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We have a definition for scientific symbolic framework at:  https://symbolicanalysis.wordpress.com/2010/06/01/scientific-framework-for-symbolic-analysis/

In this post we use it for a domain specific purpose, for handling a navigator, the software JvnMobileGis.

For analyzing this kind of practical application together with its source, there is a relevant approach in modeling, MDE, and the concepts CIM, PIM and PSM: Computation Independent Model, Platform Independent and Platform Specific Models. Some parts of them are domain specific (DS) and some implementation specifics (IS).

A specific framework for a navigator using symbolic analysis

We define the symbolic analysis framework for navigating in 10 levels as follows:

  1. Ontology is a set of domain specific (DS) concepts for a navigator plus implementation specific (IS) symbols.  Concepts can be regarded as non-grounded higher level symbols. Navigator concepts are the map, the objects, the feature of the object, a road etc. The implementation specific concepts are a menu, a user interface, a database, a socket etc.
  2. Epistemology is a set of transformation rules from concepts to IS symbols. There are two directions: one to develop software and map features to code and another transformation principles how symbols could be connected into concepts. Both transformation directions need some knowledge and they create new knowledge. They describe semantics of each symbol in the ontology.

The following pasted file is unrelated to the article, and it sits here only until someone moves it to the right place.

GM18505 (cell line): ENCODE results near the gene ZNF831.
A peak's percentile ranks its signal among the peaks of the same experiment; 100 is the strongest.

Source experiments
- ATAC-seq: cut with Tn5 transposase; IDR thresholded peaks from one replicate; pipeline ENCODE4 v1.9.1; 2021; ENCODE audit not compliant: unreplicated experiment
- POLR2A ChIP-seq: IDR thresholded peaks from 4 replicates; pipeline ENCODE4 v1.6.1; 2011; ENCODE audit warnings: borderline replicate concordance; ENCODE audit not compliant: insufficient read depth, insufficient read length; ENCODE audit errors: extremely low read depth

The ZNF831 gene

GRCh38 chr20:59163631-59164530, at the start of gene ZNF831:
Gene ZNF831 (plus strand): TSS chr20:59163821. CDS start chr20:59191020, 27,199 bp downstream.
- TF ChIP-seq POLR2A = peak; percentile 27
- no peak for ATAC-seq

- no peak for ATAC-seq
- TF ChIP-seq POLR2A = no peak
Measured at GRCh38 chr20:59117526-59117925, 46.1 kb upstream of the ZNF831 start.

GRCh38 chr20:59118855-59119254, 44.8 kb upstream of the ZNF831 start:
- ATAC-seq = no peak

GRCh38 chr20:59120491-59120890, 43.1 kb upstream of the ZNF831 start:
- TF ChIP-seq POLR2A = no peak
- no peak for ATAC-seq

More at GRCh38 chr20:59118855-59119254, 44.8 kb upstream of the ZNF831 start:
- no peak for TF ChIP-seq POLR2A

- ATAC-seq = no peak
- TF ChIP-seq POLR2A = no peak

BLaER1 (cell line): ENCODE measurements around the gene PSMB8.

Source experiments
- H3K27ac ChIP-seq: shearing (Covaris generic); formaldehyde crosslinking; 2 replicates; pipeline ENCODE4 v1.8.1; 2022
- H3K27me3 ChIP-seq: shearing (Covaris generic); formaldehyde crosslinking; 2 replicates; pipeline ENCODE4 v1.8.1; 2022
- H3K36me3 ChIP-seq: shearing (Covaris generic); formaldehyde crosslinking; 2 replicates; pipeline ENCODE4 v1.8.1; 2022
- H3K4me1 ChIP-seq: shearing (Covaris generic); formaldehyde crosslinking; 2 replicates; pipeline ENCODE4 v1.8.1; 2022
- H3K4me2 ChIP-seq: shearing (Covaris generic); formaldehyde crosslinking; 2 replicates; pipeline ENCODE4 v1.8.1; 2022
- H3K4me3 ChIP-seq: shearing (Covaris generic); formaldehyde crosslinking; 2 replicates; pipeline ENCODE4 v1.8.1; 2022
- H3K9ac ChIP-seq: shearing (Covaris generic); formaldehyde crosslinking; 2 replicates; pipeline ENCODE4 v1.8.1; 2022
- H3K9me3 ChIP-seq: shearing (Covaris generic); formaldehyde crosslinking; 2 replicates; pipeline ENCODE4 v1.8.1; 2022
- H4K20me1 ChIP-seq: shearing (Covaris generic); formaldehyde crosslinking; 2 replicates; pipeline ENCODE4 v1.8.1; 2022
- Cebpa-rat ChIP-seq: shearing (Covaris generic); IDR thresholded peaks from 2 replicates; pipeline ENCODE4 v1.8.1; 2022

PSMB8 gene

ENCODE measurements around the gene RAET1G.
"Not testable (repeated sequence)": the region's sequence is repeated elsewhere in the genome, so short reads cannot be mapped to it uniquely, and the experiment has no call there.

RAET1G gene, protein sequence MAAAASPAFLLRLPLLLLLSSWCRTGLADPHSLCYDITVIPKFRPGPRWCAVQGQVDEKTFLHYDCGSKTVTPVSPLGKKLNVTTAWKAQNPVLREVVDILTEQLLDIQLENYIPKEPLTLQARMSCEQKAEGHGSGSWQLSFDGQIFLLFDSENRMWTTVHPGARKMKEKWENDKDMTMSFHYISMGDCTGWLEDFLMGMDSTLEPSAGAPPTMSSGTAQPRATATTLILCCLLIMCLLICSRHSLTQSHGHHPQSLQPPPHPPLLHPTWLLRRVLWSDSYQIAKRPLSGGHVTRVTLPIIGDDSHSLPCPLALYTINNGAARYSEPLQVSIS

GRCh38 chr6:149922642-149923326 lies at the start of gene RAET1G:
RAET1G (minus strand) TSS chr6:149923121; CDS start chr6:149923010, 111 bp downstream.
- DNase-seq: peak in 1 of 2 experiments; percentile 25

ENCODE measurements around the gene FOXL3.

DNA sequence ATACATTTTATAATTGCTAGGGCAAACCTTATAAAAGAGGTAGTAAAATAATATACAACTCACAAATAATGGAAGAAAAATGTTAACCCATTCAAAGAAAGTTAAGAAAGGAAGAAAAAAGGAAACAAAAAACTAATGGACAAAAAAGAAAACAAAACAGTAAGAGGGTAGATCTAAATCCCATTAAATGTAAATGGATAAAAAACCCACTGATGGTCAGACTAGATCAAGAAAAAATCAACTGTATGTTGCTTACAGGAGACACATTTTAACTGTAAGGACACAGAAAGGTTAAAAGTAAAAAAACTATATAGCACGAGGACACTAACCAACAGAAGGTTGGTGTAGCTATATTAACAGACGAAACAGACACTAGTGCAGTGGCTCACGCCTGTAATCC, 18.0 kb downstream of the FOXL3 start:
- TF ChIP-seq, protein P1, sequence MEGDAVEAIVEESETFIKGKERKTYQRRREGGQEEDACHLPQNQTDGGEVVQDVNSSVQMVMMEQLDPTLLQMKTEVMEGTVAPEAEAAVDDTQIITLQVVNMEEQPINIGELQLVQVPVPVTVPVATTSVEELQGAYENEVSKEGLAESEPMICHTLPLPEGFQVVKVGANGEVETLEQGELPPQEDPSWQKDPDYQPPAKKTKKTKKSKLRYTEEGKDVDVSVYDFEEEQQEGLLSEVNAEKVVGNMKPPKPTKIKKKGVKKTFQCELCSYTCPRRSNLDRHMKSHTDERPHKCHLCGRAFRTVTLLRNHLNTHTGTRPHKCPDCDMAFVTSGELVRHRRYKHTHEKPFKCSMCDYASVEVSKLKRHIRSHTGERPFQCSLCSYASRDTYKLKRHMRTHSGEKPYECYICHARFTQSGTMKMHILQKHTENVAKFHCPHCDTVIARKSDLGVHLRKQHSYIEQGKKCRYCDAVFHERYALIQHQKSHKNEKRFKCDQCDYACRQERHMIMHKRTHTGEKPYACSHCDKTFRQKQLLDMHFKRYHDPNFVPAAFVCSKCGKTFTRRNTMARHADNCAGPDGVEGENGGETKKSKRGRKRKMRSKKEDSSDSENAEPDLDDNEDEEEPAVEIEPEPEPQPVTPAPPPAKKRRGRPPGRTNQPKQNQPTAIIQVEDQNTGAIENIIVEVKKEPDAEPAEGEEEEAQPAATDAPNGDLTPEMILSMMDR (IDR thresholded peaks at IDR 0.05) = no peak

3. Paradigm is here reductionist: how to describe ontology and epistemology and the theories and methods as atomic elements. Its “competitor” is holistic approach.
  4. Methodology is a set of theories how ontology will be transformed using epistemology to information, capable of expressing knowledge. There are domain specific theories for the product, the navigator plus implementation specific theories for the software expressed as a symbolic notation.
  5. Method is any way to use the framework in practice. Some methods are for the product, the UI and some for developing software and some for analyzing it.
  6. Tool is a specific means to apply the method in practice. A tool can be any tool, which applies (here) symbolic execution or symbolic analysis, for example for simulating code. The user can work as a tool, too, in order to make something that is impossible for the computer, or something for checking what computer does correctly, or not.
  7. Activity is a human interaction intended for understanding code. The high level types of activities are a) using the product, b)  forward engineering for creating artefacts or c) reverse engineering: finding a bug, browsing code in order to understand some principles etc.
  8. Action is a piece of activity: using the product or forward or reverse engineering.
  9. Sub-action is a part of an action. Lowest sub-actions are primitives like reading an item, making a decision etc.
  10. Lowest level is practical data for the method, tool, activity, action and sub-action. In symbolic analysis practical data can be non-symbolic or symbolic. Non-symbolic data in a program can have any type of the type system of the original source code. Symbolic data can have at most any type in the ontology. It is then very much richer than the non-symbolic notation.

Using the levels 1-10 a complete conceptual framework for any programming language and any operating system and for any application area can be written. There are – as we know – limitations how to ground concepts, but we can model them in many phases using the modeling technology. After the modeling process we can in most cases sharpen our concepts into the symbolic level.

Some links

In MDE its is said that everything is a model